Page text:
They are hoping to open in August or early September, but they have plenty of work to do in order to meet that goal. They have been working on getting the space ready to install the brewing system, which they should have in their possession shortly. Evan will be taking on the task of installing and setting up their electric brewing system. He says, “It’s been a little bit of a stretch for me as a mechanical engineer, but I did study physics in my undergrad. I can go back to the basic fundamentals of the science and figure out where electrons are supposed to be going, it just takes me longer than a true electrician. We have some engineering friends who are helping out as well.”
One unique feature at their brewery is that they plan to mill all of their grain with the power of a bicycle. Griffin says, “We bought the biggest grain mill we could afford, and then Evan (the engineering student) figured out that we can power it with our legs.” Evan adds, “We did some power tests on bikes over at UW’s IM building for various amounts of time to see how many watts we could output & see if we could roll the grain we need in a reasonable amount of time. We figured out that we can keep up with what was the recommended 3/4 horsepower electric motor; we can be at least that fast.” They are going to have the bike and mill set up where customers can take a spin and mill some grain, if they’d like to be part of the process. “We are going to try and have some sort of leader board, probably by number of pounds milled, and then maybe every once in a while throw out a prize.”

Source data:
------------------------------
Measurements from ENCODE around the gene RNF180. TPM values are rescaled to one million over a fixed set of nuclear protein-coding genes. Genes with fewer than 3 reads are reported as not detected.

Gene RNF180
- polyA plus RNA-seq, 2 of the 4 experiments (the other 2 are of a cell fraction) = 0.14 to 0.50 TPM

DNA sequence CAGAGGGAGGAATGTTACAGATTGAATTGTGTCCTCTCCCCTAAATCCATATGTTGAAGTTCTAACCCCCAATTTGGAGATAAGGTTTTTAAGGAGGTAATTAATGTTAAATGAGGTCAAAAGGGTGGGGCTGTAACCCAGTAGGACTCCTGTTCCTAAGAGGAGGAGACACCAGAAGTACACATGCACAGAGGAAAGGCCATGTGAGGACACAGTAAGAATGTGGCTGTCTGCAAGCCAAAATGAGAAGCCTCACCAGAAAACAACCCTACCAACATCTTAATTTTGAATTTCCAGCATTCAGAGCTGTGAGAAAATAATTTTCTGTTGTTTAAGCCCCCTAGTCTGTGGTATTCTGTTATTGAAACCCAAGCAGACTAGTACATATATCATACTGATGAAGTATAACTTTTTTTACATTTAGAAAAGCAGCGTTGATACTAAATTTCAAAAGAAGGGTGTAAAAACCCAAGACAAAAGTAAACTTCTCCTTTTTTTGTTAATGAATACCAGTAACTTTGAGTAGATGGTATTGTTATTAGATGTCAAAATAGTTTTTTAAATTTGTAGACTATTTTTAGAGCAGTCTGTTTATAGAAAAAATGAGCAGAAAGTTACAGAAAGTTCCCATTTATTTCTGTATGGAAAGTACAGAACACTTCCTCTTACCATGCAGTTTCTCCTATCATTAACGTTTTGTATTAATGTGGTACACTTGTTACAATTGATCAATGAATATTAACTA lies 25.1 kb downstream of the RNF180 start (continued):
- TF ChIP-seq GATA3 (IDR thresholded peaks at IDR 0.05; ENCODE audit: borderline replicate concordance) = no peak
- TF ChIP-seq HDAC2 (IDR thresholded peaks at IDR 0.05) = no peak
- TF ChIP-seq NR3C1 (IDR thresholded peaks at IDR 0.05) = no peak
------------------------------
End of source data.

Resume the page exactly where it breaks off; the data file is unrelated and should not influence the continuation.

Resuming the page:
The small space where their brewery sits has previously been a thrift shop, print shop and was originally part of a Safeway store that spread throughout much of the complex. They aren’t sure which previous tenant would have been a part of the following story. Griffin says, “We found a little bit of history in the walls of this space. I was taking out some drywall to put our plumbing in and I found a padded envelope buried in the wall. I thought maybe it was a bunch of money someone hid back there. But, no, it was actually a Colt 45 pistol with a police tag with an evidence number from 20 years ago on it. There was a pack of 6 bullets, too. It was definitely a pretty weird thing to find. We ended up calling the police and they took it.”
Sounds like the type of story that could inspire the name of some beers, although I’d stay away from using “Colt 45″. Padded Envelope Porter, maybe?
They will soon be launching a crowdfunding campaign on CrowdBrewed, but they aren’t looking for a handout. Griffin says, ” Our crowdfunding campaign is primarily to ease some of the high capital expenses during these last few weeks before we open. We’ll be launching the campaign in about a week on a site called CrowdBrewed… It’s still a fundraising campaign but we’re not looking to take the money without giving back as much as we can. Many of the rewards are essentially pre-paid really good deals on our beer, in other words, our crowdfunding campaign will serve as a loan to make sure we don’t have to cut corners just to open.”
As a nearby Beacon Hill resident myself, I certainly look forward to another brewery opening up in the area. Cheers, and best of luck to Flying Lion.